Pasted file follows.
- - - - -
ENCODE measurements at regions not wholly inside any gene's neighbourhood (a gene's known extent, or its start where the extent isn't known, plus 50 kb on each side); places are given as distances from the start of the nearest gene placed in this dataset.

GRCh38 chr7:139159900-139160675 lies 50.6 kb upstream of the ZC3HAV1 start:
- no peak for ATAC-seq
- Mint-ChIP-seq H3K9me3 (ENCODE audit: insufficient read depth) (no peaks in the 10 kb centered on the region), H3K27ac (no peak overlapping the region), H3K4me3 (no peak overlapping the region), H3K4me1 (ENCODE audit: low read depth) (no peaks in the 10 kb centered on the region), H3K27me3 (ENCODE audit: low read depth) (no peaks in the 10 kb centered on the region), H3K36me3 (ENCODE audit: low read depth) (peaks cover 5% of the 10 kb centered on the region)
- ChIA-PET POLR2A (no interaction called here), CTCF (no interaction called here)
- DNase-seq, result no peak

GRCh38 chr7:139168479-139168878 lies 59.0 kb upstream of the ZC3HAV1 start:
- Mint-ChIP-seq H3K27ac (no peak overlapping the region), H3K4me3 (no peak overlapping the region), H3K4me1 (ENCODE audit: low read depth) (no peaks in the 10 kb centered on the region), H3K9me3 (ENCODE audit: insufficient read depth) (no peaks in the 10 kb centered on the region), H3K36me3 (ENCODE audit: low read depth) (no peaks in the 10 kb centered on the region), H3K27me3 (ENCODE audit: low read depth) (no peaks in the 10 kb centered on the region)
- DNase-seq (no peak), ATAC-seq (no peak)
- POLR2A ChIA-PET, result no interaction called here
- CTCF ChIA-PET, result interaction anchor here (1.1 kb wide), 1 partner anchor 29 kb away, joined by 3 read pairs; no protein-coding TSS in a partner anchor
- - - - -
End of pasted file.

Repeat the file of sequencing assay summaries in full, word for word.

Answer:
ENCODE measurements at regions not wholly inside any gene's neighbourhood (a gene's known extent, or its start where the extent isn't known, plus 50 kb on each side); places are given as distances from the start of the nearest gene placed in this dataset.

GRCh38 chr7:139159900-139160675 lies 50.6 kb upstream of the ZC3HAV1 start:
- no peak for ATAC-seq
- Mint-ChIP-seq H3K9me3 (ENCODE audit: insufficient read depth) (no peaks in the 10 kb centered on the region), H3K27ac (no peak overlapping the region), H3K4me3 (no peak overlapping the region), H3K4me1 (ENCODE audit: low read depth) (no peaks in the 10 kb centered on the region), H3K27me3 (ENCODE audit: low read depth) (no peaks in the 10 kb centered on the region), H3K36me3 (ENCODE audit: low read depth) (peaks cover 5% of the 10 kb centered on the region)
- ChIA-PET POLR2A (no interaction called here), CTCF (no interaction called here)
- DNase-seq, result no peak

GRCh38 chr7:139168479-139168878 lies 59.0 kb upstream of the ZC3HAV1 start:
- Mint-ChIP-seq H3K27ac (no peak overlapping the region), H3K4me3 (no peak overlapping the region), H3K4me1 (ENCODE audit: low read depth) (no peaks in the 10 kb centered on the region), H3K9me3 (ENCODE audit: insufficient read depth) (no peaks in the 10 kb centered on the region), H3K36me3 (ENCODE audit: low read depth) (no peaks in the 10 kb centered on the region), H3K27me3 (ENCODE audit: low read depth) (no peaks in the 10 kb centered on the region)
- DNase-seq (no peak), ATAC-seq (no peak)
- POLR2A ChIA-PET, result no interaction called here
- CTCF ChIA-PET, result interaction anchor here (1.1 kb wide), 1 partner anchor 29 kb away, joined by 3 read pairs; no protein-coding TSS in a partner anchor